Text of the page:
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By Mark DaCosta- A phone that was seized by United States (US) Customs and Border Patrol (CBP) agents from the Ministry of Home Affairs’ Permanent Secretary Mae Toussaint Jr. Thomas has been returned. A local media house reports that the return of the device was confirmed by a government official on May 30. While the People’s Progressive Party (PPP) regime may be uncomfortable because this matter is once again in the news – the regime may have preferred the matter to be buried and forgotten – many questions remain to be answered.
On April 21, Stabroek News broke the story.
In the days following the disclosure, it came to light, the Permanent Secretary (PS) Mae Toussaint Jr. Thomas was subjected to a secondary search at the John F. Kennedy Airport while she was en route to China on April 8. During the search, and reported hours long questioning by US authorities, her phone was seized.
The following facts were subsequently revealed:
- Guyana’s PPP government had known about the matter, but had hidden it, and acknowledged the issue only after it was unearthed by the media.
- The PS was traveling on a diplomatic passport, but she was not on government business.
- The PS – the most senior public servant in the ministry responsible for Guyana’s internal security – was on her way to China on PPP business, specifically, some undisclosed sort of training.
- The PS had the equivalent of some US$9,000 in her possession.
- Following the seizure of her phone by US authorities, her US visa was revoked, and remains revoked.
While it is known that the PS skyrocketed into the top job at the Ministry of Home Affairs after the PPP took power in 2020, after working as an accounts clerk. And while it is public knowledge that she ran for office on the PPP list of candidates in 2015 and 2020, there are many questions yet to be answered by the PS and her PPP regime masters.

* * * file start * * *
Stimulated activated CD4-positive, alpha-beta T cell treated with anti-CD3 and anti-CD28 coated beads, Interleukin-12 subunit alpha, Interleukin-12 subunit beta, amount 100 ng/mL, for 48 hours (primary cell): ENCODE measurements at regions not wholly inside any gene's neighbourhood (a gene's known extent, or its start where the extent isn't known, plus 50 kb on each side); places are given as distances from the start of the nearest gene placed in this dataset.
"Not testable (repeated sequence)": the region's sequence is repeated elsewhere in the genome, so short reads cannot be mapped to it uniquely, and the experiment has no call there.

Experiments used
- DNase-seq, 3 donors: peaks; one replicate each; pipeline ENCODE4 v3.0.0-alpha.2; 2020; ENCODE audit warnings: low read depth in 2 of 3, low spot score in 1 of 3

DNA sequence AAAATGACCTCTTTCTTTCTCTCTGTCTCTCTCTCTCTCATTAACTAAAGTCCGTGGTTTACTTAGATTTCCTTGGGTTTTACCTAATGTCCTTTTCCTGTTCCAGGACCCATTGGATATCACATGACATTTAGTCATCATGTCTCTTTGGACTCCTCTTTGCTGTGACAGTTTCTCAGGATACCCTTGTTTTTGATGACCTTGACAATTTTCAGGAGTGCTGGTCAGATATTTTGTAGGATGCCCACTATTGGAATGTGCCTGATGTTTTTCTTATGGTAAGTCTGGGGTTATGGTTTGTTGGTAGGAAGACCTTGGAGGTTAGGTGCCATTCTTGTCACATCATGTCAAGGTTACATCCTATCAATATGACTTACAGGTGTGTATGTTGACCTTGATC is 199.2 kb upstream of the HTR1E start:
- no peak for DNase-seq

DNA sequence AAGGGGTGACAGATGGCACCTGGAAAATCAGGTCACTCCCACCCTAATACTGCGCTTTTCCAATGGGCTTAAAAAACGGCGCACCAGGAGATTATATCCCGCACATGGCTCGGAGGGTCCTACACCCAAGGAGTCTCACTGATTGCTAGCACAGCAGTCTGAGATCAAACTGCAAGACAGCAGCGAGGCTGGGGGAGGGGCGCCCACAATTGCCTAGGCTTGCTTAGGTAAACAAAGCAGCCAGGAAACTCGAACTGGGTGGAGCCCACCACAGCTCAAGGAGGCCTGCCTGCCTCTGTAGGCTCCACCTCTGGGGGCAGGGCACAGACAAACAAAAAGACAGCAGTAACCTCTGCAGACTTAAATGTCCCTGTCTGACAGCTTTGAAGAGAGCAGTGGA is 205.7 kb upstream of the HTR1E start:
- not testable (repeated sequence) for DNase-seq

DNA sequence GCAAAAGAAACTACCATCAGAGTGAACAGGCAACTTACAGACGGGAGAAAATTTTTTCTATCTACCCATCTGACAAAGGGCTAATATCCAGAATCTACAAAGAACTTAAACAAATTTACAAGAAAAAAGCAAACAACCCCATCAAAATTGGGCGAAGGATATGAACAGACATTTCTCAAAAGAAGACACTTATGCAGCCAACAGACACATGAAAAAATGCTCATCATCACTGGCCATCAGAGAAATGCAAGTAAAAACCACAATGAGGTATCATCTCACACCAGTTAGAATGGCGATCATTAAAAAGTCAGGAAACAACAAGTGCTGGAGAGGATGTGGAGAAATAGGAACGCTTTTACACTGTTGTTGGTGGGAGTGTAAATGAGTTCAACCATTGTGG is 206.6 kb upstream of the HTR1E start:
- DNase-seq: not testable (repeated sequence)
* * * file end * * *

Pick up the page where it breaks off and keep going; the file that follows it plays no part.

Those questions include the following:
- What was the nature of the training in China?
- Why was a sitting PS going to China on “party business?”
- If she was not on government business, why was she travelling on a diplomatic passport?
- Who paid for her trip and expenses?
- What was the plan for all the cash she was carrying?
- Was the seized phone a state issued device?
- Did the phone contain sensitive government information?
- If so, is government worried about such information being compromised?
- Was the PS on a US watch list?
- How will the fact that she cannot travel to the US impact her ability to do her job?
- Is there something going on between the PPP and China in which the US – and Guyanese – may be interested?
- Is the government concerned that the US may be monitoring the PS of the ministry responsible for Guyana’s internal security?
The list of questions is, of course, almost endless. And those questions must be answered.
It is well known that Guyanese – having to struggle to make ends meet – usually forget about the questionable dealings of people in the corridors of power. Those dealings usually die a natural death. It is the duty of the press, though, to keep the spotlight on such matters, and demand answers on behalf of the people.
In recognition of that duty and responsibility, the PPP regime is called upon — by this publication — to come clean on this matter, and tell Guyanese what is going on.